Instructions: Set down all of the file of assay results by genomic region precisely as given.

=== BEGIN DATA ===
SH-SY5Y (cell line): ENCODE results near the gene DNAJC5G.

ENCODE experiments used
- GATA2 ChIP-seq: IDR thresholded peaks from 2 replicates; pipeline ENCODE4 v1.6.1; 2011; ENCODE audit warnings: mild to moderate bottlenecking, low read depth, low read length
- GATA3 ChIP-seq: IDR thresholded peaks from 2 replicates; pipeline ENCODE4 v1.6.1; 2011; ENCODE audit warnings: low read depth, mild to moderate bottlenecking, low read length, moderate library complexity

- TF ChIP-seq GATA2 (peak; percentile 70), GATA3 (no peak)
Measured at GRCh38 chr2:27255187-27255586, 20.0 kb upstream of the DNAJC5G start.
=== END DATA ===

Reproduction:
SH-SY5Y (cell line): ENCODE results near the gene DNAJC5G.

ENCODE experiments used
- GATA2 ChIP-seq: IDR thresholded peaks from 2 replicates; pipeline ENCODE4 v1.6.1; 2011; ENCODE audit warnings: mild to moderate bottlenecking, low read depth, low read length
- GATA3 ChIP-seq: IDR thresholded peaks from 2 replicates; pipeline ENCODE4 v1.6.1; 2011; ENCODE audit warnings: low read depth, mild to moderate bottlenecking, low read length, moderate library complexity

- TF ChIP-seq GATA2 (peak; percentile 70), GATA3 (no peak)
Measured at GRCh38 chr2:27255187-27255586, 20.0 kb upstream of the DNAJC5G start.